from different viewpoints. I didn't understand most of the stuff I was reading. and let's say you're the global R&D department and you have US$1. So I researched it. but in the next five to seven years. development-wise. That's why you should make your mistakes when you're young. using your family's money. There's very little private equity going into early-stage companies in Japan. "Look. you can't be a yes man. It doesn't matter where you start in life." I'll give you an example. pattern recognition and seeing different ways of doing things. No one's done that worldwide. when I'm walking. If you've been raised properly. I did recognize that I'm very stubborn. because this comes back to healthcare: It's an integrative process. you have to know every piece of your business.you don't have to keep clicking. and we can do it.5 billion allocated. and you have to apply what you're learning. I can't wait to get to the office. it would be nice to have it at 60-70% accuracy. And I'm looking at things for fun. just family. It's a lifestyle. let's talk about not a solution. Not when I'm 70. I approached it. my management style is an open door. that's why I've accelerated our growth in the last three years. Every entrepreneur. the hardships. or know to try and solve it with them. I'm not that arrogant or naïve. but it feels good. It's where you finish. we're like evangelists. stranger things have happened. I don't see why you're not doing it. You wake up passionate. I don't know everything. But at the same time. we have the data. but I'm good with numbers. hedge fund trading. but it was incremental. I got an invitation to the COP15 [the 15th Conference of the Parties under . If I didn't go through what I went through. By later this year." And surprisingly. Arabic Knowledge@Wharton: What kind of solutions are you looking for to become more successful. we decided to develop food photo recognition. Bits and pieces. Because of everything I've done and all the mistakes I've made. You can waste your life away. to try and create better ways. Take more money and risk more of your own money. This is my third venture. in the bath. and it's the same thing. What I've found is that I'm not an engineer by training. I'm not tired. not even about work. not the total. If you come from wealth. But if you have the option of helping. They're paying you to give them an honest opinion different than their style. "Hey. and that you care. it's almost nonexistent. just talking with them and listening to their problems. You have to have really good lines of communication with each person. and it kept happening. or else you're going be diluted down. Arabic Knowledge@Wharton: What's the challenge that you haven't completed yet? Nakagawa: I would love to win the Nobel Prize in preventative medicine. they have all these different products. In the bath I read. So tell me. During the economic crisis. "Well. because more often than not. should take more money when they can. This is maybe very Asian. but different ways to approach it. just to take your mind off things. then you shouldn't be an entrepreneur. I also read three paperbacks a week just to relax. How does that play out with the team? Nakagawa: They kind of know my style. Arabic Knowledge@Wharton: What have you learned being in leadership? Nakagawa: You have to be tough. the opportunities you have.m. Because we have your health histories. But also. I spent maybe three weeks looking at why that hasn't happened. All the people I've met worldwide in healthcare. Don't be waiting for a thank you. but I say. but you spend excessive amounts of time in lunches. In other words. especially during the economic crisis. In terms of the venture-capital industry in Japan. and this comes back to if you're a big company. and I self-taught. It just happened. but the leader is not really leading. I do my best brainstorming when I'm exercising. I think too many CEOs kind of get this god complex. because they're used to doing this for delivery trading. Our investors laugh. the approach came from the financial guys. it will feel good to know that your sacrifice is benefiting people. Leadership is accountability. it's a collaborative process. I think." Arabic Knowledge@Wharton: Do you see development as a process of creativity through chaos? Nakagawa: No. or at 3:15 a. I wouldn't have made it to this stage. Arabic Knowledge@Wharton: You're a very hands-on leader. Arabic Knowledge@Wharton: Did you ever see yourself as innovator? Nakagawa: No. I think it's important to have those honest discussions and just say. I didn't wake up or have an epiphany thinking I'm going to reinvent the wheel. and the second company I've started. and for your product to become more successful? Nakagawa: Access to capital. Well. and I said. I can't wait to check email. you can continue to just spend your family money. and if you don't have majority control of the board or ownership. every night trying to fall asleep. your education. And in my previous incarnation working with Wall Street CEOs. One of the things is don't listen to your own PR.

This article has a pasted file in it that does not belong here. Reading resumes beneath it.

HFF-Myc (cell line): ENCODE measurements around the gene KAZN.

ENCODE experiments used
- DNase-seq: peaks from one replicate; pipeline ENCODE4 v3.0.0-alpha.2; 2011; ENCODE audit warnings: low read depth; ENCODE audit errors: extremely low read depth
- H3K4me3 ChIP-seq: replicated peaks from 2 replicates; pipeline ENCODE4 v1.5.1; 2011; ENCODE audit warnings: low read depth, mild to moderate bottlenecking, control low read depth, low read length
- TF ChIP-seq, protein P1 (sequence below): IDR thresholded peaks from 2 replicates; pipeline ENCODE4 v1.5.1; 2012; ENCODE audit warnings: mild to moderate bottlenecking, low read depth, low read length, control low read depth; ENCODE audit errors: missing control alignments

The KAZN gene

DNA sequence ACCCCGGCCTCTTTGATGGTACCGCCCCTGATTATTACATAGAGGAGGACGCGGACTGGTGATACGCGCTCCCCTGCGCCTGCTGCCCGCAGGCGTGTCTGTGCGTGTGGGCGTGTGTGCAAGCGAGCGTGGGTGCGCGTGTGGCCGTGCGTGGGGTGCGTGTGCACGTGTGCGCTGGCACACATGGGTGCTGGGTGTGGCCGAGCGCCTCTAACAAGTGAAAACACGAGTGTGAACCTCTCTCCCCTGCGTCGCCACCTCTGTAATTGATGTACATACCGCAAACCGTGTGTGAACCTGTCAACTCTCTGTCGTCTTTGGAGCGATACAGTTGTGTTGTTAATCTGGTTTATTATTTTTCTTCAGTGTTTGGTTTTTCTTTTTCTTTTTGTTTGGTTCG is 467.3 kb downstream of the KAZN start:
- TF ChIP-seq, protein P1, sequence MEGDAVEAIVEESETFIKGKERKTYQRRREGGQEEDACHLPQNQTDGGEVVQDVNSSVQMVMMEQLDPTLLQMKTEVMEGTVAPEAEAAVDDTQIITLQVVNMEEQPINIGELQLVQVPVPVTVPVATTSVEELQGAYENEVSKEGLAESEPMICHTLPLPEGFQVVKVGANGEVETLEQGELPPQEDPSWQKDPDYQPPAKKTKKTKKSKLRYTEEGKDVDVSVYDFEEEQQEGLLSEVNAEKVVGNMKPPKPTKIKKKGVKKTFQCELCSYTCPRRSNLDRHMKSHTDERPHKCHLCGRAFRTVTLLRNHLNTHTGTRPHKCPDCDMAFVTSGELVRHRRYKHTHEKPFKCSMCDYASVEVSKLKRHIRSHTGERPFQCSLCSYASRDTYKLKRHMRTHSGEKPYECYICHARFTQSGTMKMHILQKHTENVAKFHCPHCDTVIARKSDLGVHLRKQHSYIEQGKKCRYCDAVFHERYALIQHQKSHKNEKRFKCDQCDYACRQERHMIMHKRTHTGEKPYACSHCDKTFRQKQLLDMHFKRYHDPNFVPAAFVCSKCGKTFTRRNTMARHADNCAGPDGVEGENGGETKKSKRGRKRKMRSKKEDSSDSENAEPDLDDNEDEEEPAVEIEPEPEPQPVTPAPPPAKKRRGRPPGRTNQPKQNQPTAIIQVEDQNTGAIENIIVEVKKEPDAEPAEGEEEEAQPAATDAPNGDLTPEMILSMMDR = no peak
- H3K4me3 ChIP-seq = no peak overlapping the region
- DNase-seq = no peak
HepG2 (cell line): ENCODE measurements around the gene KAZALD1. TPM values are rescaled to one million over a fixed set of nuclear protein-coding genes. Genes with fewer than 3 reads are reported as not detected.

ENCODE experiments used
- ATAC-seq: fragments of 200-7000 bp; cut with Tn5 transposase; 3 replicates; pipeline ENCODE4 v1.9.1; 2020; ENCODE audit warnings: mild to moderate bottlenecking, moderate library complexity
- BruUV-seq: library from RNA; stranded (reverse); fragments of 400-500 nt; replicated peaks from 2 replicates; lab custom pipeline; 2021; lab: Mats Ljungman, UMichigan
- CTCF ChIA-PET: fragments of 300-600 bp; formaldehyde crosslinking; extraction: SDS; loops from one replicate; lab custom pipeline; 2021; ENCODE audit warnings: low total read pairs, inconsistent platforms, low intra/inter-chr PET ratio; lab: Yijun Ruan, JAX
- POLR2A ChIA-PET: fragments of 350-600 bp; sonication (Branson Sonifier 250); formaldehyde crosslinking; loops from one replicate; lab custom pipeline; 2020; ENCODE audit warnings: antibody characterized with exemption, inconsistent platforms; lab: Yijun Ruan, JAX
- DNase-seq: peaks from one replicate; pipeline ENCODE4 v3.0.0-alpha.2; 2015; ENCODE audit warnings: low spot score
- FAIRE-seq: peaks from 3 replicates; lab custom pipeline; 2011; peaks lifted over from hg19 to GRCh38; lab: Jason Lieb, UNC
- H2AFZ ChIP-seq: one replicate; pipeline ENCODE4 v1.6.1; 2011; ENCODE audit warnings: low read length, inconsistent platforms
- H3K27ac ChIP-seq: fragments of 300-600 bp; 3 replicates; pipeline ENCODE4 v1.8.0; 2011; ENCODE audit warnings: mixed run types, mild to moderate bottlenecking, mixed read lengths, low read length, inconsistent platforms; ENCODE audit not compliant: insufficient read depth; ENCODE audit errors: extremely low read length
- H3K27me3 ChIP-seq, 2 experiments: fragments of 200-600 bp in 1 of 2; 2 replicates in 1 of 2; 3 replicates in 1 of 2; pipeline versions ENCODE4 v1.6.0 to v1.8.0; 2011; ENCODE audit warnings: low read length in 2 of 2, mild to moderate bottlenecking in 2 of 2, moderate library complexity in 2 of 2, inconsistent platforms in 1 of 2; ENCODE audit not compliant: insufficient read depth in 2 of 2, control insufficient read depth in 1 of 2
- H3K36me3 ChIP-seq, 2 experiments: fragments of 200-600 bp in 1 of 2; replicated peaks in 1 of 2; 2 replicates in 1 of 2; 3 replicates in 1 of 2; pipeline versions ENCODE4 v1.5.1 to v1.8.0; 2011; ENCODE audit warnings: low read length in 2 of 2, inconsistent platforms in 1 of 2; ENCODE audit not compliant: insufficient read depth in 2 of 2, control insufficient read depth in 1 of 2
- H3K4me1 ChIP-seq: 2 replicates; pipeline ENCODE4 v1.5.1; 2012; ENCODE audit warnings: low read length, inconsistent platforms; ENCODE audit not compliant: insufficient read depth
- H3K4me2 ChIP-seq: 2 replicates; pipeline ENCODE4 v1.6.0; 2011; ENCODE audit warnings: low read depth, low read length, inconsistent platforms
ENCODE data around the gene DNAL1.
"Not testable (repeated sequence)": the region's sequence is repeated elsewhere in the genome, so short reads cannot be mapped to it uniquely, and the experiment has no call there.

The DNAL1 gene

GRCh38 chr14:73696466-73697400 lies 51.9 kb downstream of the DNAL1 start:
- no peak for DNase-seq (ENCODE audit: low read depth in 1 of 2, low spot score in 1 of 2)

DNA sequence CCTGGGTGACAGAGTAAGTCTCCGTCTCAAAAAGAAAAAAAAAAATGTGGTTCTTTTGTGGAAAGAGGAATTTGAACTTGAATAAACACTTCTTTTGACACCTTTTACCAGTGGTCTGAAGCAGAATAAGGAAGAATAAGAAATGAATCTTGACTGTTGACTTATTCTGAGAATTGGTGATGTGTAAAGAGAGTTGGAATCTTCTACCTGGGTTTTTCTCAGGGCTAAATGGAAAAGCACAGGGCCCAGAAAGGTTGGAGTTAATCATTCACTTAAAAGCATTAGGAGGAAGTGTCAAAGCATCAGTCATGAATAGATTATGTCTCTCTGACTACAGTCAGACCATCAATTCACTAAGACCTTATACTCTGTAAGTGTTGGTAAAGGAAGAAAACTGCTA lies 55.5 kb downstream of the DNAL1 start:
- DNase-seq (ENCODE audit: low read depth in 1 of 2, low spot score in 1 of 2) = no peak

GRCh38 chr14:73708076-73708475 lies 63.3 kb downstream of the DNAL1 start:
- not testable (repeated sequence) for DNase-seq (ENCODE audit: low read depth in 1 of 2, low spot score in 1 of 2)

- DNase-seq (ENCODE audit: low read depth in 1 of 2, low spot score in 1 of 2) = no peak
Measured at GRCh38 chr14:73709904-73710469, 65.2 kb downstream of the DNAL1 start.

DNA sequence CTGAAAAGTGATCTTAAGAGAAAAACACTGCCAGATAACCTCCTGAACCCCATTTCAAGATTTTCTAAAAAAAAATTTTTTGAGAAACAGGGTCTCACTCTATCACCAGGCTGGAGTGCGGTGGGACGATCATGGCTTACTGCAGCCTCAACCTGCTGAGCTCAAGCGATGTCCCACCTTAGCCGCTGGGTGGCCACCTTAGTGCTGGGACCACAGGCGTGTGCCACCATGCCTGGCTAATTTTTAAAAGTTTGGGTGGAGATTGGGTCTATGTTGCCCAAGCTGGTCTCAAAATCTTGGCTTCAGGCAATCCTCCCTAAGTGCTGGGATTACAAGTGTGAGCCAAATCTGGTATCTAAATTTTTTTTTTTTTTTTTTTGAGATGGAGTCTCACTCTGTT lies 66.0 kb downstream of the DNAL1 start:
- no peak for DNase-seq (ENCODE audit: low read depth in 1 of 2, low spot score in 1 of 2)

middle-class family. I want to go back to school after I exit. This is a single/personal use copy of Arabic Knowledge@Wharton For multiple copies. Well. I want my MBA. please contact PARS International: reprints@parsintl. custom reprints. and not an honorary degree. I thought it was junk email. So I'd like to get that Nobel Prize. posters or plaques.the United Nations Framework Convention on Climate Change in Amsterdam].com / +1 (212) 221-9595 x407. Secondly. from a working. . e-prints. coming from Toronto. All these things are surreal. I want those three initials. because it was addressed to me. I met Al Gore through that.